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Costa's Norbert Stiekema: Concordia eroded trust, but underlying brand loyalty still there

Carnival’s Frank: Costa has staged ‘remarkable recovery’

Carnival corporate vice chairman and coo Howard Frank has given another ringing endorsement of Costa Crociere, describing it as ‘an iconic brand not just in Italy but throughout the world.’ Speaking in Venice on Saturday at the delivery ceremony for Costa’s latest flagship, Costa Fascinosa, Frank’s statement was intended to quell speculation over the future of the Costa brand, which chief executive Pier Luigi Foschi suggested was in question as recently as March.

It is a message that has been reiterated many times over the last six weeks in a video played by Costa executives in the course of a multi-city Italian roadshow aimed at helping restore faith in the company.

It is also part of a wider rehabilitation strategy that was in ample evidence in Venice, with executives from Costa and shipbuilder Fincantieri stressing repeatedly the importance of the Genoa-based cruise line and its US parent to the hard-pressed Italian economy.

‘From the beginning, Carnival and its board has been unwavering in its support of the company,’ Frank said in Venice, adding that, in the wake of the Concordia disaster ‘there was a hiatus where there was no attempt to sell a cruise. Over the last few weeks, selling has started and bookings have been very strong.

‘A number of questions have been raised about the Costa brand and whether it has a role in the future,’ he said. ‘Based on Pier Luigi Foschi’s comments, we can see that the brand has recovered substantially and is well on the way to a successful future. It has made a remarkable recovery.’

In his analysis of Costa’s progress, Foschi said bookings were running in line with or even above last year, with double-digit growth in the last month compared with the same 2011 period. He also highlighted the company’s strength in key markets, noting that the company was recording approval ratings of 98% from passengers now taking its cruises.

Norbert Stiekema, Costa’s evp sales and marketing, said ‘there was obviously a big hit’ initially in terms of bookings but in focus groups of Costa customers, the overwhelming reaction was ‘anger, the feeling of “how could this happen to you.”

‘It was if they had been let down in a relationship, but there was still clearly a strong relationship. It has been built up over 64 years and it is still there. Trust was hit. All the brand elements were hit. But the underlying loyalty was still there.’

Reconnecting with that sense of loyalty will be critical for Costa going forward. Costa president Gianni Onorato said the company is using pricing and itinerary planning—including mini-cruises tailored to a crisis-hit Italian market with less money in its pocket—to fill its ships and help restore the brand. A happy customer, he said, ‘is the best ambassador of the product and the company.’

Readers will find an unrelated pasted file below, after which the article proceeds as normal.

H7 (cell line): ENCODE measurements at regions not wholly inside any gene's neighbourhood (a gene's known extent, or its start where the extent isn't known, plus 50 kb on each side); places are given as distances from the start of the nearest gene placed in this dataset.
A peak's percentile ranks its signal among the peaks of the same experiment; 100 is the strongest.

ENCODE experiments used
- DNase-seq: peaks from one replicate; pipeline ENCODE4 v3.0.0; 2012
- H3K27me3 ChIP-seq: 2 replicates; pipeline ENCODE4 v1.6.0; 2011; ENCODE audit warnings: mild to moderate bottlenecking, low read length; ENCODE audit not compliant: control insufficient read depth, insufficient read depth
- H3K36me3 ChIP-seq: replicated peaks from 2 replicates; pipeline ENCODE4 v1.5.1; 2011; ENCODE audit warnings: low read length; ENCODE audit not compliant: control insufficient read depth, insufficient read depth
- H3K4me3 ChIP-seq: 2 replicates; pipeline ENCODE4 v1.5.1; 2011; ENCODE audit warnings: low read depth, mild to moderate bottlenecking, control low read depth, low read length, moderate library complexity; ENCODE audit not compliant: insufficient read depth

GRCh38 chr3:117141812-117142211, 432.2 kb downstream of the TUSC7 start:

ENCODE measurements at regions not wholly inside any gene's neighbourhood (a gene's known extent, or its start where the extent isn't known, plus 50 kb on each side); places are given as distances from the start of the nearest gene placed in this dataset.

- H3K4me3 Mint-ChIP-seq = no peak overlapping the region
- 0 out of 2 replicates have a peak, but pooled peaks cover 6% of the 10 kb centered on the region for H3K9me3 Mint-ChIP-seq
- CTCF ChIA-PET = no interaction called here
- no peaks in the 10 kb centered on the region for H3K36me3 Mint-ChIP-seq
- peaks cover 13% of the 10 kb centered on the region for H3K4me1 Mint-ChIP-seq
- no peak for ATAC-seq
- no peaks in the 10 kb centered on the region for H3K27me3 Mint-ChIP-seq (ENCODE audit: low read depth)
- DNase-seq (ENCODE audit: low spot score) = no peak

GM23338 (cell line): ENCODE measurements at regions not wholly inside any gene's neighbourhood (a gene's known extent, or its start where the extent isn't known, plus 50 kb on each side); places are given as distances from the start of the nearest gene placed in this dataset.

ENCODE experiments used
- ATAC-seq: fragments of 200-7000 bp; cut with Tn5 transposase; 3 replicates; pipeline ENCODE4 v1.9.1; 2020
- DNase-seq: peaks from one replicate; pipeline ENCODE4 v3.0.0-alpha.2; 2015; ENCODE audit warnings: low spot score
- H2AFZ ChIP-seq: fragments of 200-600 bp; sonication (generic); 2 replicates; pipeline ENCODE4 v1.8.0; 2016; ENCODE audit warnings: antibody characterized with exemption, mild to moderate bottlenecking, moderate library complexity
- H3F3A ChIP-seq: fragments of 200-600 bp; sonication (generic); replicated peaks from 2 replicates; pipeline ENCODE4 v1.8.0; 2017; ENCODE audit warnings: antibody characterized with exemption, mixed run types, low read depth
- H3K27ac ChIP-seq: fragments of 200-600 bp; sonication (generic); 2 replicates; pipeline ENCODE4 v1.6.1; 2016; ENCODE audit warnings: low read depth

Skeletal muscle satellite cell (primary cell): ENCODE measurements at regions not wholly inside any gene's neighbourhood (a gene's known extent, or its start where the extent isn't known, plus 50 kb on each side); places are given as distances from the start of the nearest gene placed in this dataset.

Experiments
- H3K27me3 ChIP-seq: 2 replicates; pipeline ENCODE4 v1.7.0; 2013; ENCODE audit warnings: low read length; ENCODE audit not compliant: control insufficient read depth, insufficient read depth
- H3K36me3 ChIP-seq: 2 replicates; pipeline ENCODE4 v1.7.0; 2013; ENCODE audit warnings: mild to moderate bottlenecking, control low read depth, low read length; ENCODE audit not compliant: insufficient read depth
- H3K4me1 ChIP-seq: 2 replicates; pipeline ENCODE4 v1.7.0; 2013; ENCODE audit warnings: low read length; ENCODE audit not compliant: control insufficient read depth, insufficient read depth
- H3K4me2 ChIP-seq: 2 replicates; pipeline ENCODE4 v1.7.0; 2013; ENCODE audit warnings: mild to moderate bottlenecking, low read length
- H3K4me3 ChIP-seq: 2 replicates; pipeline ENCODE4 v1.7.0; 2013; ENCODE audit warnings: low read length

Stiekema described it as a strategy aimed at the future rather than just this year, which might explain the widely diverging forecasts from Miami and Genoa on the company’s 2012 financial outlook.

As Stiekema said, even the double-digit increase in bookings over the last month was difficult to interpret. Did it reflect delayed demand from the post-Concordia period or advance demand for low-priced summer cruises? How much did events last year, from an early Easter to disruption caused by the Arab Spring, impact 2011 bookings?

In terms of the cost of the recovery strategy: ‘Whether it will cost us €10m, €20m, €50m or €100m we don’t know yet,’ he said. ‘The third quarter is the most important of the year; the coming six weeks is always when we have the highest level of bookings.’ By then, Costa will have a better idea of where 2012 stands.

However the next six weeks unfold, he expects the company to emerge from the disaster ‘not a stronger company, because that can lead to arrogance, but a more mature company.’ He said the Concordia disaster had forced an analysis of every facet of its operation, exposing areas where success might have bred complacency. ‘It puts a mirror in front of you,’ he said.

‘Things were going pretty well. We had had tremendous growth. We were taking delivery of new ships every year. We were very profitable and highly respected. But maybe there were one or two opportunities we didn’t take. In a period like this you look at everything you do, 24 hours a day,’ from distribution to pricing to advertising.

As a result, Stiekema said, the company is now working to get closer to agents, ‘asking what we can do to help them in terms of training, incentives, information. We are looking to improve our direct distribution channels, whether web or call centre.’

He added: ‘We are looking to get closer to the customer. We were always very customer-focussed on board, but we have now introduced a more customer-oriented brochure and a simplified pricing structure that the customer can understand. And we are making sure that every euro we invest in media, we know what we want from it and what our target is.’

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